In the early 16th century, Martin Luther called Frankfurt “the gold and silver hole through which everything that springs and grows, is minted or coined here, flows out of Germany.” Indeed, the stock exchange originated in Frankfurt around 1100 when the Emperor called for free trade fairs, and currencies from all over Germany were exchanged. It is now the 10th largest stock exchange in the world. Frankfurt is still defined by its global economic influence. If you’ve flown to Europe, chances are you’ve connected through Frankfurt. But it also Europe’s busiest cargo hub, with more than 2 million tons passing through each year.
Even the skyline manifests the prominence of money. Despite zoning rules stipulating that skyscrapers be concentrated downtown, the city allowed the towering European Central Bank headquarters to be built in the East End, separate from the rest though still within the city limits.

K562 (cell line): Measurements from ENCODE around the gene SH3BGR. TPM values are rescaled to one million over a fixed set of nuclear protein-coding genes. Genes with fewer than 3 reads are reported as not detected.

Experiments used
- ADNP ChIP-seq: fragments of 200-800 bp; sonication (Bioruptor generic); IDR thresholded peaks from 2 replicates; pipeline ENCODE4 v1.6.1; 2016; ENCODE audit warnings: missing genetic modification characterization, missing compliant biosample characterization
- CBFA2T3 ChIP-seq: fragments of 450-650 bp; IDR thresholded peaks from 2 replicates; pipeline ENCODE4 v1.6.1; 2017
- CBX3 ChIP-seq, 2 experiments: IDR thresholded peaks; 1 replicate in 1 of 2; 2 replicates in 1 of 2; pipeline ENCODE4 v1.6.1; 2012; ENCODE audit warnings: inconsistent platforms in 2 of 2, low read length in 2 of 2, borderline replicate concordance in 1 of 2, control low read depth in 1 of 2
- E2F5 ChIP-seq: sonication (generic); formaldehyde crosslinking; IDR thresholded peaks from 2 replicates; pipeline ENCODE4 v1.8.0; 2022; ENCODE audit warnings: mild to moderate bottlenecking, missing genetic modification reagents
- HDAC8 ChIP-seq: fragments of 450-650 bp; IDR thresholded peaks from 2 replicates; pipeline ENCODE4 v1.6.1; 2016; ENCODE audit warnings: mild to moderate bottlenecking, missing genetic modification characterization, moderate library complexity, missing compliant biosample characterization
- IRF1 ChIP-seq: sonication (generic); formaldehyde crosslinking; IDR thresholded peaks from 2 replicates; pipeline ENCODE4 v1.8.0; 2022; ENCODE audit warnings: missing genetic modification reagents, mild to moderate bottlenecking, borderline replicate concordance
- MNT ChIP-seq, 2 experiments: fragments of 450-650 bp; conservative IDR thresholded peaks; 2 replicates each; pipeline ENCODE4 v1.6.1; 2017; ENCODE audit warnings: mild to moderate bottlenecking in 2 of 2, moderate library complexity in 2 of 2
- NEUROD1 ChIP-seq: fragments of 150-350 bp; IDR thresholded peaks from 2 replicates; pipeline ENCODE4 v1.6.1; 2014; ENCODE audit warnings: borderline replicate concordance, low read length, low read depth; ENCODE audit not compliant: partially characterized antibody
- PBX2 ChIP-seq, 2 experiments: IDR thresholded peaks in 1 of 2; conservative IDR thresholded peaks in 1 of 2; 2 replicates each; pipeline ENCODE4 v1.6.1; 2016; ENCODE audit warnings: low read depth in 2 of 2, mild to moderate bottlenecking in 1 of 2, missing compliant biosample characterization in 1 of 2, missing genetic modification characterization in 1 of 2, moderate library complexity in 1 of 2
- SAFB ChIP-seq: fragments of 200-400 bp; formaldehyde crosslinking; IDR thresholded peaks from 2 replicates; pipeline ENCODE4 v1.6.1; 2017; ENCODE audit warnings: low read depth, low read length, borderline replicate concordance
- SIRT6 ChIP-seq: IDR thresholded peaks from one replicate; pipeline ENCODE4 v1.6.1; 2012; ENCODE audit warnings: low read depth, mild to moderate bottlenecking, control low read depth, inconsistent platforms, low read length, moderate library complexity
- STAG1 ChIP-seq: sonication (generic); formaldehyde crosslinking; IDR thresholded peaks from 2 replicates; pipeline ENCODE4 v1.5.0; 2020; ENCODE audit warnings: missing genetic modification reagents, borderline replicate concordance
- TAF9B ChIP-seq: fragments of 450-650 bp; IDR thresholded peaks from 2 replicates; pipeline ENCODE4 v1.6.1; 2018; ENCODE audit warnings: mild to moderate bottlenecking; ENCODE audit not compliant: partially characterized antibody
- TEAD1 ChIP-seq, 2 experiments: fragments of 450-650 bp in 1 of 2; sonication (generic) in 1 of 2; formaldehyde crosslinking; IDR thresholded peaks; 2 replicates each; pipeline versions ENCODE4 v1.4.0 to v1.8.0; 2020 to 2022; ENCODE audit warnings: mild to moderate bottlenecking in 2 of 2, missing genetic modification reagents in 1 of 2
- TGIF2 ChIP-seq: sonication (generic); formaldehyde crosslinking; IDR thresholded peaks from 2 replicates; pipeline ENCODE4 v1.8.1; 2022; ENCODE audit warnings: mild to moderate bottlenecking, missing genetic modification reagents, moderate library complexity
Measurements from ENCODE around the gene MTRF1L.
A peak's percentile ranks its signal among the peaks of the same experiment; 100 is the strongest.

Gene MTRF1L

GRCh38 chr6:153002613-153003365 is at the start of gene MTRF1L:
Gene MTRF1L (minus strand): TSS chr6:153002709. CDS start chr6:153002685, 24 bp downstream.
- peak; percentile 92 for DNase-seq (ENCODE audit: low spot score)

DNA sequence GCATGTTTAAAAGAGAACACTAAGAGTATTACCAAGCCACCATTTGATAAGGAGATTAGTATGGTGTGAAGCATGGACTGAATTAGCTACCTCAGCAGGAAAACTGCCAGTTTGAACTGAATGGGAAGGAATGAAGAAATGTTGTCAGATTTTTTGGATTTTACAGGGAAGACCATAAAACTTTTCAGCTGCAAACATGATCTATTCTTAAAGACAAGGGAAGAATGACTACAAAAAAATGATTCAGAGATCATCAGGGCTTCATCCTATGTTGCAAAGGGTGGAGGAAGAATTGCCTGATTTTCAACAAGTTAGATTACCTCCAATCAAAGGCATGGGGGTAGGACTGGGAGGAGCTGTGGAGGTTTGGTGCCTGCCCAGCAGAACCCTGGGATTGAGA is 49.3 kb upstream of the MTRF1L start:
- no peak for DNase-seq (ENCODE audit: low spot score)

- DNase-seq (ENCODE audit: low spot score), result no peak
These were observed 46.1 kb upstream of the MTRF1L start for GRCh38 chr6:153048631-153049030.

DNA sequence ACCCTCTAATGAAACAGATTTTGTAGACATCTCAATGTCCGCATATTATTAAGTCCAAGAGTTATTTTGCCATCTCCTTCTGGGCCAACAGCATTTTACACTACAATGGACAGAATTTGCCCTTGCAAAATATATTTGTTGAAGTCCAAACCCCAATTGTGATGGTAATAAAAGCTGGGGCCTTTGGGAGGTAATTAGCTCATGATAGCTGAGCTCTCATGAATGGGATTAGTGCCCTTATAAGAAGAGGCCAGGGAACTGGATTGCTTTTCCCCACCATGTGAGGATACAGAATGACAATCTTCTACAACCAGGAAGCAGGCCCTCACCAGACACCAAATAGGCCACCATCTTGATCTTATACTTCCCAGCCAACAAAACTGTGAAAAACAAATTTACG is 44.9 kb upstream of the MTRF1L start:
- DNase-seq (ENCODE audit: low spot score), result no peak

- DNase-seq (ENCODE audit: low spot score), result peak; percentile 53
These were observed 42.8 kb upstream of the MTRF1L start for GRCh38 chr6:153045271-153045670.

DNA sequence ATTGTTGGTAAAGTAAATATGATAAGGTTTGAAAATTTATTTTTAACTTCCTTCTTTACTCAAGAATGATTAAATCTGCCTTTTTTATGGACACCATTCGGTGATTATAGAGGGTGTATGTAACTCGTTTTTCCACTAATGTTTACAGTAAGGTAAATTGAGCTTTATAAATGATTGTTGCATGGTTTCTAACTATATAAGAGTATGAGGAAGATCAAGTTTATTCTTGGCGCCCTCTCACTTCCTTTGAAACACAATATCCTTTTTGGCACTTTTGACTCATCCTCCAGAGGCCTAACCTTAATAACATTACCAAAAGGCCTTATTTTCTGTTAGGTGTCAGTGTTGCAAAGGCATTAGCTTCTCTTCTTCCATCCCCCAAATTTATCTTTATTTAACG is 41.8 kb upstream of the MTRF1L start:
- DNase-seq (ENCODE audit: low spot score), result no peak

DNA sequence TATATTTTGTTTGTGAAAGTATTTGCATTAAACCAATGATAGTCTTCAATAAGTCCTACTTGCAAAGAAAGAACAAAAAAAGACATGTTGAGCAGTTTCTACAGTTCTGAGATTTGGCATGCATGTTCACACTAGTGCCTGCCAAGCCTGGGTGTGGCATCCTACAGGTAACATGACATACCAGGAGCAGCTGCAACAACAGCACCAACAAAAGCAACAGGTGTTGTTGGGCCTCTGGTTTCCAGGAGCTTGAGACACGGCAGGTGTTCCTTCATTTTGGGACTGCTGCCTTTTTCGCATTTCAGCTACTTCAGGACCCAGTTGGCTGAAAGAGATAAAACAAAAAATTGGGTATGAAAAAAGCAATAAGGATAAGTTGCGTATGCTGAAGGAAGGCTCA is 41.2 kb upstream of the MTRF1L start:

Many people move to Frankfurt to make money and gain power, perhaps the two biggest idols. At the same time, there is an underlying social consciousness about the abuse of these two idols. Primark, a large clothing retailer with a shop in downtown Frankfurt, is disliked in the North End because of its factory conditions and cheap labor.
“Idols are built on good desires, but the way we go about them has to be redeemed,” Stephan said, “They are meant for good, something that points to God. They point to something more beautiful.”
This post by Stephan Pues was originally posted on The Gospel Coalition blog.